Same as cloth (deprecated; it is factually incorrect).
24 Random Essential Billiards Terms
Similar to run out, but more specific to making all required shots from the start of a rack. Also known as also break and run or break and dish.
The angle at which a ball approaches a rail, as measured from the perpendicular to the rail.
A break shot in which the rack (pack) is disturbed as little as possible within the bounds of a legal shot, in order to force the opponent to have to break it up further. A soft break is desirable in some games, such as straight pool, in which breaking is a disadvantage; and forbidden by the open break rules of other games such as nine-ball and eight-ball.
A break shot in which the object is to leave the incoming player with no shot or a very difficult shot, such as is normally employed in the opening break of straight pool. Cf. open break.
This is a style of playing a pool game with a partner playing on your team. You can either take turns or play in a tag team style. This works well when there are a lot of people around that want to play.
A form of team play in which two players compete against another team of two players in any given frame or match. In a doubles game, the first player from the breaking team is the only one who shoots during the opening inning, with control of the table passing to a member of the opposing team at the end of that inning, then upon the end of the opponent's inning to the doubles partner of the original player, and next to the second opponent, play proceeding in this doubly alternating manner until concluded. Contrast Scotch doubles.
This is a match where a player must win so many games more than the other player in order to win the match.
(Jack and Jill) Mixed doubles match (each team has one male and one female).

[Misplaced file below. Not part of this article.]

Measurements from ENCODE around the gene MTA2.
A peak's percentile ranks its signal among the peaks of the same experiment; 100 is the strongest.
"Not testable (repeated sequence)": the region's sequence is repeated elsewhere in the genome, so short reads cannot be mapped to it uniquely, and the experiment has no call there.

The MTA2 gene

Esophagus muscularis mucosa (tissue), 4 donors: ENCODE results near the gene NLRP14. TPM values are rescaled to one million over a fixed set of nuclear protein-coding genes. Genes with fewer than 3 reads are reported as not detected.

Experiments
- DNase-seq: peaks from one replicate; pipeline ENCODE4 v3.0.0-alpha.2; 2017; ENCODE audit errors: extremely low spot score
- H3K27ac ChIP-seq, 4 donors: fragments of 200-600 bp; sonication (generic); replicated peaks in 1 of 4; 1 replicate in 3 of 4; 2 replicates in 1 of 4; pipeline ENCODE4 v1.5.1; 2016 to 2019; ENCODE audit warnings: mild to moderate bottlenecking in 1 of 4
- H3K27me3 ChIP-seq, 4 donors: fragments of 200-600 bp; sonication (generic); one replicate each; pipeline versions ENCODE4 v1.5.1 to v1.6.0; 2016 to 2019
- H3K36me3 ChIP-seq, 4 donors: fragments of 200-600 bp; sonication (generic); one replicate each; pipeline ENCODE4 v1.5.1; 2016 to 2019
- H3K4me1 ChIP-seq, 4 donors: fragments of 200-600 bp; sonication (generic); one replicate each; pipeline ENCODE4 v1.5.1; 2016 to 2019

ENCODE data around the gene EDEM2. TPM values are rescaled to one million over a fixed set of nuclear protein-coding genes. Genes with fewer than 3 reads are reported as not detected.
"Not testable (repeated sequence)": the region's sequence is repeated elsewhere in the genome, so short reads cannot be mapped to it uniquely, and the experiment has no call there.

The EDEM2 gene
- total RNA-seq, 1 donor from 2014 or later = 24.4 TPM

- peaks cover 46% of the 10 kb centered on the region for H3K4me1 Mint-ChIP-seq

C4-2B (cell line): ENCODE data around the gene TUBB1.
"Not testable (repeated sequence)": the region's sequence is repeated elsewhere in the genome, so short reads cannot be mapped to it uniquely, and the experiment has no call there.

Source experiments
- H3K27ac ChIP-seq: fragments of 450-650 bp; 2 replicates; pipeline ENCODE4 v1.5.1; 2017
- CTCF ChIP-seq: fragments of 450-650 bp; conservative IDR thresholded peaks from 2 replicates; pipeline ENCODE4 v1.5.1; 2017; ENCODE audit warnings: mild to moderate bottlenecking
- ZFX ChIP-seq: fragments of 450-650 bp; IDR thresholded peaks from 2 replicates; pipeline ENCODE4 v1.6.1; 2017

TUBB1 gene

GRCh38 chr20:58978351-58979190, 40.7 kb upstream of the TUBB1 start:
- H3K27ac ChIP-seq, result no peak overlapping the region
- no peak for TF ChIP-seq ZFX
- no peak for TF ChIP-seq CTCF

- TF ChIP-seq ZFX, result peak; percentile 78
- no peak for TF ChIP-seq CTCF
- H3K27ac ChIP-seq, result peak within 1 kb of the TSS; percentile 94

A British term describing when a ball is tight on the cushion and a player sends the cue ball to hit both the object ball and the rail at nearly the same time; the object ball, ideally, stays tight to the rail and is thus "velcroed" to the rail. Inside english is often employed to achieve this effect, hitting slightly before the ball. The movement of a ball just next to the rail (but not the shot described to achieve this movement) is called hugging the rail in both the UK and the US.
Sometimes interchangeable with scratch, though the latter is often used only to refer to the foul of pocketing the cue ball. A violation of a particular game's rules for which a set penalty is imposed.
3d 7h 47m 52s
14d 4h 57m 40s
26d 7h 21m 45s
In snooker, the colour ball worth 5 points, whose spot is at the center of the table.
1- Noun: A player's wager in a money game.
2- Verb:To provide part or all of a player's stake for a gambling session in which one is not a player. A person who stakes or backs a player is called a stakehorse or backer. "Stakehorse" can also be used as a verb.
A reference to the amount of English applied to the object ball from the cue ball.
Cut Throat is a game of pocket billiards created to support three or five players. Balls are assigned to each player, and the purpose is to sink all the opponent's balls first to eliminate the other players.